Salem Fire Chief Kevin Breen told Selectmen on Jan. 7 that the town needs to seriously consider advancing the replacement of the department's ladder truck.
Recognizing that need, board members debated the benefits and costs of buying a new truck outright vs. leasing the new engine.
Selectman Stephen Campbell said he was against a leasing strategy since it takes away from future projects.
"I think we have to realize that every time we pay interest, there is less you can buy in the future," he said. "For equipment, generally speaking, I'm not in favor of leasing.
Selectman Mike Lyons said that he thinks $10,000 per year on a million-dollar piece of equipment that's going to enhance public safety is not a lot of money.
Lyons and the other board members also noted that price trends for fire engines are very important. The board tasked Breen to work with the manufacturer to determine price changes over the last five years.
"If we could see kind of a price trend, if that differential is the same as the interest payment, then we're not saving money, we're just deferring or pushing out aged equipment," said Selectman Jim Keller.
Breen said that the current 105-foot ladder truck, which is about 20 years old, has seen excessive corrosion on its wiring harness, which took months to replace.
"We're still on a punch list of (issues) that just keep unfortunately turning up," he said.
The truck did pass its annual test, but Breen said that Underwriters Laboratories said the vehicle was "tired."
A new engine would cost north of $1 million. A lease option at current rates would see $10,000 per year in interest.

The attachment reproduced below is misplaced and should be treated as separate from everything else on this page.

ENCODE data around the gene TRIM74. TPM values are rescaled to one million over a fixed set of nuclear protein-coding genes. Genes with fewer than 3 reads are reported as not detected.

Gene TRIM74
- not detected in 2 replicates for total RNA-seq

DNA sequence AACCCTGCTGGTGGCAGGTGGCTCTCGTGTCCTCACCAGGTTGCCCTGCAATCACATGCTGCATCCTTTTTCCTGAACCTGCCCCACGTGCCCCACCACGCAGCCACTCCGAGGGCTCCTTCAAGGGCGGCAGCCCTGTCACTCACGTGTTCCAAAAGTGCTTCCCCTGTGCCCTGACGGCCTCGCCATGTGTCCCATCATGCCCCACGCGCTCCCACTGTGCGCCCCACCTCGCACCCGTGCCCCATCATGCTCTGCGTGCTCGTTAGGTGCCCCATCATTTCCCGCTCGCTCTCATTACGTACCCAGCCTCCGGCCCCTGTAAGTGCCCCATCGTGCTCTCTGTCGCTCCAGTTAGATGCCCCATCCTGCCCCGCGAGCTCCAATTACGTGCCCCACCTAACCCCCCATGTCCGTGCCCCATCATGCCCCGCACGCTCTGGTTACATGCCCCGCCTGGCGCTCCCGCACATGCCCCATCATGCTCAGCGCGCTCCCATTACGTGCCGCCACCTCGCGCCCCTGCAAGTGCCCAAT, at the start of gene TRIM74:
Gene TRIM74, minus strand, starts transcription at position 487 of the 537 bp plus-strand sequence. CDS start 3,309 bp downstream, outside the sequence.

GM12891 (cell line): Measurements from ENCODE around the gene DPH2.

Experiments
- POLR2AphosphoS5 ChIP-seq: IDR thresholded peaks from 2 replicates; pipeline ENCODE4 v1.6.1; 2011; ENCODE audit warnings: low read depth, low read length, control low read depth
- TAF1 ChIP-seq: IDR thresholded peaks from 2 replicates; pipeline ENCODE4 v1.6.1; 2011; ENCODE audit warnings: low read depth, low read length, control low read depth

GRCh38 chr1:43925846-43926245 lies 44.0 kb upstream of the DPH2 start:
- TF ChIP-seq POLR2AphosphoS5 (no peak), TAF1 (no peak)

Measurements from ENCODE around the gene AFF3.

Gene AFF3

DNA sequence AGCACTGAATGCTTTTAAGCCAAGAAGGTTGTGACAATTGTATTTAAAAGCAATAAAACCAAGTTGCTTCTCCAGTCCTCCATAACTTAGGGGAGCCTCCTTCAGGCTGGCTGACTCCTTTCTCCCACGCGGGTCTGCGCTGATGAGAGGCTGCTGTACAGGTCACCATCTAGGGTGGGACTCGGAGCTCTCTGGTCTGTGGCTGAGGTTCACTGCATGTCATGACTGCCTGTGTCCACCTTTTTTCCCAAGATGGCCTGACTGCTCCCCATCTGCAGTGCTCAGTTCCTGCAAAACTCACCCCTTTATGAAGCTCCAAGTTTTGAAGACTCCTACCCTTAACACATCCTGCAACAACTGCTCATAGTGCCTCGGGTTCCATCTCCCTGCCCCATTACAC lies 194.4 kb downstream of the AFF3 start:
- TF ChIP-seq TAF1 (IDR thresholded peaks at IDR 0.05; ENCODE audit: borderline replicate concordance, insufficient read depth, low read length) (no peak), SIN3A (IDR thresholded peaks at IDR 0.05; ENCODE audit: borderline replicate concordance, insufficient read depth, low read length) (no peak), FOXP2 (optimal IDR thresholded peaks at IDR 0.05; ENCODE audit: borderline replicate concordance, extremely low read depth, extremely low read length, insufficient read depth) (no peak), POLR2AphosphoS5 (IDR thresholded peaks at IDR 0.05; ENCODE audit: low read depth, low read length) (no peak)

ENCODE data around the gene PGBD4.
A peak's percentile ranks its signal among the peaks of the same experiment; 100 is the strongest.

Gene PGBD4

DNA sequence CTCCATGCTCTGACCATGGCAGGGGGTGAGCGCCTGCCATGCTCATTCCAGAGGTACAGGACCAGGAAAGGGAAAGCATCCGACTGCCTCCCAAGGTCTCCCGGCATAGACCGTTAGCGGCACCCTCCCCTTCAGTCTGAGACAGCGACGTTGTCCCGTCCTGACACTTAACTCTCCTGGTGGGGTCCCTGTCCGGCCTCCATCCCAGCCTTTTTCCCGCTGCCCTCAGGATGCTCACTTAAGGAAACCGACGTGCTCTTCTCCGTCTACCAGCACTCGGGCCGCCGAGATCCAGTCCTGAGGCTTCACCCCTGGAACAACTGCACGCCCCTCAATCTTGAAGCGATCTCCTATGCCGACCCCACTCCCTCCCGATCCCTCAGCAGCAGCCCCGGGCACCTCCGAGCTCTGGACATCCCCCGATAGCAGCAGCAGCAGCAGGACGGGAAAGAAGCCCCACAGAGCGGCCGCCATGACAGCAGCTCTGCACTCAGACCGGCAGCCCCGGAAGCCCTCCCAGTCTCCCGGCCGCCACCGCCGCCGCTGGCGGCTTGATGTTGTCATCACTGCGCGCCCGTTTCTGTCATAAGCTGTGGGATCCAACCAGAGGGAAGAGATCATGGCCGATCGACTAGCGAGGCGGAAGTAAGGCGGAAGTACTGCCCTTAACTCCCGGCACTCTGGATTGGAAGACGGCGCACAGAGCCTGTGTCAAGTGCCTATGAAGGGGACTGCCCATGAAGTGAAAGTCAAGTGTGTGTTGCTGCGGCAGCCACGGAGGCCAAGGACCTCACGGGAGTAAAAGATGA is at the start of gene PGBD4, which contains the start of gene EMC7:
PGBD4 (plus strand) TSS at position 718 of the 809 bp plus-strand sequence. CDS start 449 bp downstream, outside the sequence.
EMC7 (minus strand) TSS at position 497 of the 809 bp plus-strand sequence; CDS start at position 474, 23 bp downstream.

Selectman Everett McBride Jr. said that he would be willing to push off the heavy equipment/rescue truck proposed in the CIP for 2014 if the ladder truck is more important.
Breen all but ruled out purchasing a used truck, as other departments rarely sell off equipment unless a town closes a station or downsizes staff. Breen said that there is very rarely an opportunity to buy a used piece of apparatus that is in good condition.
Salem purchsed a used truck in the late 1980's and spent in excess of $370,000 for a 4-year-old truck. A volunteer company had bought too much equipment and didn't need the truck, nor could they afford it.
For fire engines, Breen said that a 20-year life span is typically looked at, although he said that schedule was set 20 years ago and may need an adjustment given Salem's growth during that time.
He explained that the life cycle of a fire engine in Salem sees the truck start at central station for five years before it traevels to station 2 or station 3 for the next 10. The engine spends its last five years as a reserve engine at central station.